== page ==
Obama White House 29 Nov 2012 2
U.S. President Barack Obama Reuters

President Barack Obama made an opening gambit Thursday for averting the “fiscal cliff” that concedes nothing to Republicans with $1.6 trillion in new taxes, $50 billion in fresh spending on the economy and an effective end to congressional control over the size of the national debt, the Washington Post reports.

House Speaker John Boehner, R-Ohio, quickly rejected the terms and was trying late Thursday to decide how to respond, aides told the Post.

The proposal, delivered to the Capitol by Treasury Secretary Timothy Geithner, mirrors previous White House deficit-reduction plans and satisfies Democrats’ demands that negotiations begin on terms dictated by the triumphant re-elected president.

The offer lacks any concessions to Republicans, most notably on the core issue of tax rates for the richest. After two weeks of talks between the White House and Boehner aides, it seemed to take Republicans by surprise.

After meeting with Geithner for 45 minutes Thursday, the speaker announced his frustration with negotiations in which nearly three weeks have passed since the election with “no substantive progress.”

“I’m disappointed in where we are, and disappointed in what’s happened over the last couple weeks,” Boehner told reporters. “Going over the fiscal cliff is serious business. And I’m here seriously trying to resolve it. And I would hope the White House would get serious as well.”

Senate Minority Leader Mitch McConnell, R-Ky., called the proposal a “step backward” from compromise — with time running out for policymakers to agree on a plan to prevent more than $500 billion in tax increases and spending cuts that could rattle the economy.

“This is a real problem. Every day, the delay brings us one step closer to the fiscal cliff that we simply must avoid,” McConnell said.

Markets dipped briefly into negative territory on Boehner's comments before finishing higher, Reuters reported, continuing a pattern of hair-trigger reactions to the latest utterances about the outlook for an agreement to avert the fiscal cliff.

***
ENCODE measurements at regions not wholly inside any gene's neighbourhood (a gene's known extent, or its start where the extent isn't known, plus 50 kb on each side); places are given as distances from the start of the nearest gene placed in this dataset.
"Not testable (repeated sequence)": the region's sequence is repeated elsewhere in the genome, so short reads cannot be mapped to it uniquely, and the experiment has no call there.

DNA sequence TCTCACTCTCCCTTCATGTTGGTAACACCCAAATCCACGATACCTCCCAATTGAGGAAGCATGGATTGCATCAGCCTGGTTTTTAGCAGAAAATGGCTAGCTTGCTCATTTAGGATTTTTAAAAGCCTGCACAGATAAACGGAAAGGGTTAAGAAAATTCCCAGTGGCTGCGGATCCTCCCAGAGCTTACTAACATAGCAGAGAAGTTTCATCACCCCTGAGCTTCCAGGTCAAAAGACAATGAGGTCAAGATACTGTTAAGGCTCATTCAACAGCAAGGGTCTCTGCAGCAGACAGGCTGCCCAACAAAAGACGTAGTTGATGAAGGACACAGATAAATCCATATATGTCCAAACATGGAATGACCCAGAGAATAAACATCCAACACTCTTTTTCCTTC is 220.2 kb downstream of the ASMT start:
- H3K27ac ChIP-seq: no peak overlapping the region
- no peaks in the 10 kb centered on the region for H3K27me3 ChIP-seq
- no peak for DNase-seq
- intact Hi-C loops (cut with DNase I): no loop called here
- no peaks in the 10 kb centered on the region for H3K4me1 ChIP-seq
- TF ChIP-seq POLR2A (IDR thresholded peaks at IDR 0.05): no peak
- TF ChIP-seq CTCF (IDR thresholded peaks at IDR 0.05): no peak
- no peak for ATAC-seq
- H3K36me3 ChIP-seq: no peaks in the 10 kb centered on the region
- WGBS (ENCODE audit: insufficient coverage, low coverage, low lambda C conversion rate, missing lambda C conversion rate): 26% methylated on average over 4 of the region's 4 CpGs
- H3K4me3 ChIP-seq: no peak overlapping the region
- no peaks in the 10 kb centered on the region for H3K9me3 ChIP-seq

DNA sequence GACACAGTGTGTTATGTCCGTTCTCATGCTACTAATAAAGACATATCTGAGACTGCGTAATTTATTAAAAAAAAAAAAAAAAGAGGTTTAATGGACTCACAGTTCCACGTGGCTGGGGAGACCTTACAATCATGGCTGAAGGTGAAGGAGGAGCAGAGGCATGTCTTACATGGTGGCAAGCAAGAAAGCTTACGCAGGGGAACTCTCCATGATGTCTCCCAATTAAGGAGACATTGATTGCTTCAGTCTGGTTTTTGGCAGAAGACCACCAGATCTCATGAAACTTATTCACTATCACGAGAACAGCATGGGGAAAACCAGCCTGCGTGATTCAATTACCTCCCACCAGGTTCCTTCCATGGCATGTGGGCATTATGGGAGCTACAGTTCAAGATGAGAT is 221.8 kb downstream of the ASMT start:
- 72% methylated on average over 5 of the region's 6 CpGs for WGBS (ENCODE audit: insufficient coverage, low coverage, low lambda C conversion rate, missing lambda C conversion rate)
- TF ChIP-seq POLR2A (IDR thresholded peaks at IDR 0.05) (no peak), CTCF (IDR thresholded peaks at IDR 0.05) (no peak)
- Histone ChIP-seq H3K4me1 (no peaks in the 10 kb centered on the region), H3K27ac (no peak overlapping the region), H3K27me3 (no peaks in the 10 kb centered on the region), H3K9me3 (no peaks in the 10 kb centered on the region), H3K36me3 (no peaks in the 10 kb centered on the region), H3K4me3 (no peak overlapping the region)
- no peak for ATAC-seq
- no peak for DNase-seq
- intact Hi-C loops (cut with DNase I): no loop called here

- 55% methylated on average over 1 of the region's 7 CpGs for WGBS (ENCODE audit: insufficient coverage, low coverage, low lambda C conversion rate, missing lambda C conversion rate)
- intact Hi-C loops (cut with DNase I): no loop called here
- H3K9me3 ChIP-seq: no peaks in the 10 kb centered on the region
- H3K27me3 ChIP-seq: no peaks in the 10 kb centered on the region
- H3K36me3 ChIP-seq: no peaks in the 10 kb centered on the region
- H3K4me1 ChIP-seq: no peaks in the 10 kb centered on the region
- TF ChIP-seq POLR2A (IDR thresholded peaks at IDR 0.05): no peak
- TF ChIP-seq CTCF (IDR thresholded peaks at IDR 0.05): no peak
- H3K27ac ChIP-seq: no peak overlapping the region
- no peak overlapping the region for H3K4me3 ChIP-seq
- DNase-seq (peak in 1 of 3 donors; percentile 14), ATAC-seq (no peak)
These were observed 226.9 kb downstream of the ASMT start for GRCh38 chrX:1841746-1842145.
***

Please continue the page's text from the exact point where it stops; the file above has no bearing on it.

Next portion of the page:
"Until the fiscal cliff is solved, the madness of the crowd will not subside," James Dailey, portfolio manager at TEAM Asset Strategy Fund in Harrisburg, Pa., told Reuters.

In the plan, sources told Politico, Geithner proposed a two-step process to ultimately achieve about $1.6 trillion in new revenue. The first step would net $960 billion immediately by allowing the Bush-era tax cuts to expire on top earners along with raising rates on dividends and capital gains.

Another $600 billion would come from overhauling the tax code — presumably next year — reaching the administration’s $1.6 trillion goal.

The administration also pressed for a patch of the alternative minimum tax and the extension of targeted business tax breaks at a cost of $236 billion.

Republicans haven't put any comparable offer on the table, The Wall Street Journal reported. They have indicated willingness to accept $800 billion in revenues over 10 years, half the amount Obama proposed. And they have sought far more in spending cuts in exchange for their concessions on taxes.

The debate seemed about to get even more complicated with a renewed fight over raising the U.S. debt ceiling. That explosive issue, which could have been handled separately in the spring, was thrust into the fray Thursday in an exchange between Republicans and Democrats.

Boehner said any debt limit increase needed to be matched or exceeded by spending cuts to be proposed by Obama as part of the negotiations.

White House spokesman Jay Carney responded by demanding that Congress go ahead and raise the debt ceiling as part of any year-end deal. To do otherwise, he said, would be "deeply irresponsible."

And Geithner requested in his meetings on Capitol Hill that the president be given new powers to raise U.S. borrowing authority, a Republican aide told Reuters. Currently, Congress must pass legislation.

The last partisan fight over the nation's borrowing limit in 2011 was settled by a law that led directly to the fiscal cliff and to a downgrade of the government's credit rating.

Boehner’s hand may be weakening as a small but growing number of House Republicans say some type of tax increase on the rich must be part of a fiscal cliff deal.

"I wouldn't have a problem with letting those tax rates go up," if they are coupled with spending cuts, Rep. Mike Simpson of Idaho told Reuters on Thursday, echoing earlier comments by Rep. Tom Cole of Oklahoma, a member of the GOP leadership.

A similar sentiment expressed by about a half-dozen House Republicans in recent days likely will increase pressure on Boehner to reach a bipartisan agreement with Obama and his fellow Democrats.

The next step in the negotiations isn't clear. That GOP aides chose to describe the offer in detail suggests relations are cool. Yet both sides remain confident talks will continue.

"There's the public choreography, then there is the real choreography," Rep. Rob Andrews, D-N.J., told the Journal. "To reach a deal, it has to look like there was a lot of fighting before the deal was reached."